Is talk radio running Bernie Sanders?
Big Media is blaming an angry coalition of activist conservatives, bigots and talk show hosts for defeating the controversial Senate immigration bill.
Charles Gibson on ABC's World News Tonight blamed “very, very strong opposition from Republicans” for the bill's defeat, even though Americans of all political stripes opposed McCain-Kennedy. Even socialist Senator Bernie Sanders (I-VT) voted to block it.
The Boston Globe faulted talk radio for the immigration flop, tying talk shows hosts to violent extremists. “On Tuesday the Senate breathed new life into the bill, voting to continue debating it. However, talk radio hosts and other activists flooded the airwaves - and the phone lines to senators' offices - with angry denunciations of the legislation. At least two senators said they received death threats…”
The CBS Evening News also pinned the responsibility on talk radio: “And it was this upheaval in the part of [the] base that was stirred up by the talk show hosts that sunk it.”
A USA Today editorial thundered: “Instead of compromising in the nation's interest, senators kowtowed to their loudest, and often most irrational, supporters. For conservatives, it was nativists who stoked fears that immigrants are tainting
CBS's Katie Couric blamed the immigration bill's failure on a conservative “backlash.” “Conservative Georgia senators John Isakson and Saxby Chambliss helped to write the bill, then faced by angry protest in their district changed their minds.”
Couric may have taken her cue from The Washington Post, which ran a Page 1 story  portraying immigration bill opponents as bigots. The June 29 article by Nurith Aizenman quoted several residents of a small city in
The Post first introduced readers to Stephanie Usrey, a stay-at-home mom who reportedly is afraid to shop at the closest Wal-Mart branch because Hispanics give her the creeps.
“That was the first time I looked around and said, 'Man, I didn't realize how many Mexicans there were here,'” Usrey, 39, recalled. “And they don't seem to feel any discomfort when they're, like, six inches from your face and talking to each other in their language, either. I just felt very encroached upon….It was like an instant feeling of 'I'm in the minority, and if we don't get control over this, pretty soon all of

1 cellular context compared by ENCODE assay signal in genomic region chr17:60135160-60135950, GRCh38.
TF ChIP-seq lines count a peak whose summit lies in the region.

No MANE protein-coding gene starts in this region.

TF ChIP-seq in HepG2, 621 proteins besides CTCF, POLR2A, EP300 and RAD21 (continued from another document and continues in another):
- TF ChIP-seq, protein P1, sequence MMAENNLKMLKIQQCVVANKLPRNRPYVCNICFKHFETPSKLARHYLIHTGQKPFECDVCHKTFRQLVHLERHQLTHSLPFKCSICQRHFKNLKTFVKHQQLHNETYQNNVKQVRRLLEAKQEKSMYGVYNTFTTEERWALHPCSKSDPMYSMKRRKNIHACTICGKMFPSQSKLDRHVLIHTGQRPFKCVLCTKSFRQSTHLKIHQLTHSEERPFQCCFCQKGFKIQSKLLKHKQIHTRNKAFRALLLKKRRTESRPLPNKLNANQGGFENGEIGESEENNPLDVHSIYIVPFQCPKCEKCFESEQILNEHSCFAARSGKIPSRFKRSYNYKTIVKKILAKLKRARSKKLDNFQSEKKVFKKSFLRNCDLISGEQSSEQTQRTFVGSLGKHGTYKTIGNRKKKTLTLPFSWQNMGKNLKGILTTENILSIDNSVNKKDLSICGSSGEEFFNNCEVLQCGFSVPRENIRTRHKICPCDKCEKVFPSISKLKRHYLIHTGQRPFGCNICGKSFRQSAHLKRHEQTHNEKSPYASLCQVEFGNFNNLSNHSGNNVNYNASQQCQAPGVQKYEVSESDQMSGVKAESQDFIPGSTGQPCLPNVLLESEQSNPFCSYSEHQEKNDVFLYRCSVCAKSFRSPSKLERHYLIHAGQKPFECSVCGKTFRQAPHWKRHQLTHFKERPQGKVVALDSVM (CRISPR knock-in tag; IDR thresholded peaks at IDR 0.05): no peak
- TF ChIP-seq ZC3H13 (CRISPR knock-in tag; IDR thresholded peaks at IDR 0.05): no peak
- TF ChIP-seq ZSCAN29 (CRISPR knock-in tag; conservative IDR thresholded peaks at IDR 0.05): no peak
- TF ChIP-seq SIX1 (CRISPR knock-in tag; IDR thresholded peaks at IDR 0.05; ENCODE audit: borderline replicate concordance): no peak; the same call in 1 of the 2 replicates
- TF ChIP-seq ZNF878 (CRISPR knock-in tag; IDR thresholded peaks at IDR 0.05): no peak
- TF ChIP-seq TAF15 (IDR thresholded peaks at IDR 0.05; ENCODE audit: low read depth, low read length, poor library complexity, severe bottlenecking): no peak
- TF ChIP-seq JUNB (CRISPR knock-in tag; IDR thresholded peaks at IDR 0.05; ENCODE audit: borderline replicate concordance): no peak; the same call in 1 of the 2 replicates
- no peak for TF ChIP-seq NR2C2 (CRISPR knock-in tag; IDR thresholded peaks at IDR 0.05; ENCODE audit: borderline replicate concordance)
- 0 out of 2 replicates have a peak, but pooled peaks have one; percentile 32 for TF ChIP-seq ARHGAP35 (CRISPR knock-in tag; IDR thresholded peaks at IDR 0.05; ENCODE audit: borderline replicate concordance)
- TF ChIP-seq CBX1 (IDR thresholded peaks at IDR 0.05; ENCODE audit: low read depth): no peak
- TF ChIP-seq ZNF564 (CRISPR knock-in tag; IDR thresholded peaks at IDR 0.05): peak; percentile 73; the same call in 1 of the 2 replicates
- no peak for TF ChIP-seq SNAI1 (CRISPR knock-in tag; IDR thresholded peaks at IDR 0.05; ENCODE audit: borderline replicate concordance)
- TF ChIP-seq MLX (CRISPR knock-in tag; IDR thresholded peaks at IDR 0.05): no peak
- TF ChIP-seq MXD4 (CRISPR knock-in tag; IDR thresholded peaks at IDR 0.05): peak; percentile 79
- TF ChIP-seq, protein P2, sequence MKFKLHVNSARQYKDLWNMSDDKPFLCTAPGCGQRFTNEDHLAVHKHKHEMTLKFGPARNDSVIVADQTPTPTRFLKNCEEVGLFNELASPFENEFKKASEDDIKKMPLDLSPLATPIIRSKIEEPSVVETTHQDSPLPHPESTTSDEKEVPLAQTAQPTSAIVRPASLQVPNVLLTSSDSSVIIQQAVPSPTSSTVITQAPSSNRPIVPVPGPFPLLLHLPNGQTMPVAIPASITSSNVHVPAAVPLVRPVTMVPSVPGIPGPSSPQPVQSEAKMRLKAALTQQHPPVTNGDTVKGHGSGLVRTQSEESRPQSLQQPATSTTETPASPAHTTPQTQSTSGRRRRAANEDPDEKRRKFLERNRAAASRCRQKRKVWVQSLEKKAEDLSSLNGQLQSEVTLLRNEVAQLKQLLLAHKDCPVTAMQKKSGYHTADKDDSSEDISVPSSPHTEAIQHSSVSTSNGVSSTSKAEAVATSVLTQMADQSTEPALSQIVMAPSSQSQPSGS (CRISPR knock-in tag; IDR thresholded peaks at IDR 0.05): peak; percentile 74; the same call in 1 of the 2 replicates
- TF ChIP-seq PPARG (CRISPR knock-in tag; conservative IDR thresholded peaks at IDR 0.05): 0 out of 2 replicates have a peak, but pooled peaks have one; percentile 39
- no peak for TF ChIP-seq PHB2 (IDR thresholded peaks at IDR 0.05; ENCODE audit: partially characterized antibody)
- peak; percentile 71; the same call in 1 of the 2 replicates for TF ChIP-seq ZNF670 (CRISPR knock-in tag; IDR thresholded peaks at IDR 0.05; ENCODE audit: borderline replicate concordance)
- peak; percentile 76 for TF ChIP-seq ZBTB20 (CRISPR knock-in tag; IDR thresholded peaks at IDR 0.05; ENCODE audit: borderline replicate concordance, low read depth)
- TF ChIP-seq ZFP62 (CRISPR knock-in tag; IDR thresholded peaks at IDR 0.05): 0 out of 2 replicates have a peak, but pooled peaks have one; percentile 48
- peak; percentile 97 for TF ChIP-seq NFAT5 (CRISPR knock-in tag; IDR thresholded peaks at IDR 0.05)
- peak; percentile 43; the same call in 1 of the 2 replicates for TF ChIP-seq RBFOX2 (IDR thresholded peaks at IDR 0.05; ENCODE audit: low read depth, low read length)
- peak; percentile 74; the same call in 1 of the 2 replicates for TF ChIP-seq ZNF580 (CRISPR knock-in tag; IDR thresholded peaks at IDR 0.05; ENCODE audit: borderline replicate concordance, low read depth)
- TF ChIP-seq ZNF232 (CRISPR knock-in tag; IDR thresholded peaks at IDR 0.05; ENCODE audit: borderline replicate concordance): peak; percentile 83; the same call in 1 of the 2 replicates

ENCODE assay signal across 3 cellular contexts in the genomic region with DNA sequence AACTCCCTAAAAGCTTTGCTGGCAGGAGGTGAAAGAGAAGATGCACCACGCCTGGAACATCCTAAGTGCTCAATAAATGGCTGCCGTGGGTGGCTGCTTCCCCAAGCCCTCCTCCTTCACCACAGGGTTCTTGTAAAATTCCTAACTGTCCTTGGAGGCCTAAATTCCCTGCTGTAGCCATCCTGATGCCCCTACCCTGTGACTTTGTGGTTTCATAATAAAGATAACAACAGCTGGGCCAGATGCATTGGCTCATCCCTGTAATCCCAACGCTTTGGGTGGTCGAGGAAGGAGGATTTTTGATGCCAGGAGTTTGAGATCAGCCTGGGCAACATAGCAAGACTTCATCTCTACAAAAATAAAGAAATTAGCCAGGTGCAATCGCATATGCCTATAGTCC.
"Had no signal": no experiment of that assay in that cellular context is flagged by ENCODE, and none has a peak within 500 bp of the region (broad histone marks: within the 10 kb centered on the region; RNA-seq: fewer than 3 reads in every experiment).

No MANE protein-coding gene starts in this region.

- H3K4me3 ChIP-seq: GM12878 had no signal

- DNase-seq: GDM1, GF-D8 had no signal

The Post continued, “That sense of alarm, echoed in communities across the nation, helped seal defeat for the Senate immigration bill Thursday.”
According to the Post, this “sense of alarm” of “people across Middle America seeing immigrants in their neighborhoods” finds special expression in
The Post describes in detail the scene of an interview with two local business owners who complain that Hispanics throw toilet paper in the trash can instead of the toilet. The two men were seated at a restaurant called the “Longstreet Café, the remnants of a fried chicken lunch on their plates. On one of the beige walls behind them hung a television monitor broadcasting the Fox News Channel.” The Longstreet Café is “one of the few gathering spots left in
The locals may have been “griping” about Hispanic immigration for years, but the Post asserts that it took conservative talkers to turn the issue into a national debate. “Most said they were unaware when Congress considered a similar legalization plan last year. But this time around, the television and talk-radio personalities many favor here -- Bill O'Reilly, Sean Hannity and
Is the Washington Post helping readers understand the immigration issue, or displaying its own contempt for
While many journalists persist in reporting that bigoted conservative activists and talk show hosts wrecked the immigration bill, evidence shows that widespread public distrust of the government's willingness to enforce the law translated into enormous pressure on lawmakers. That's what forced a majority of the Senate to vote against the bill.
Rasmussen Reports conducted a series of polls showing that the American people opposed  the bill, 50-22 percent in the last poll. Conservatives, liberals, independents, men, women, whites and non-whites were all united in opposition. 72 percent believe  reducing illegal immigration is “very important,” but only 16 percent believed the immigration bill would do that. Only 26 percent  supported the bill when the Senate debate first began in mid May, well before talk radio hosts could have stirred up any latent bigotry.
Opposition to the bill was deep and came from diverse sources, not just talk radio or conservative activists. By portraying conservatives and talk show hosts as the hate-filled culprits who sunk the bill, are the media peddling their own form of bigotry?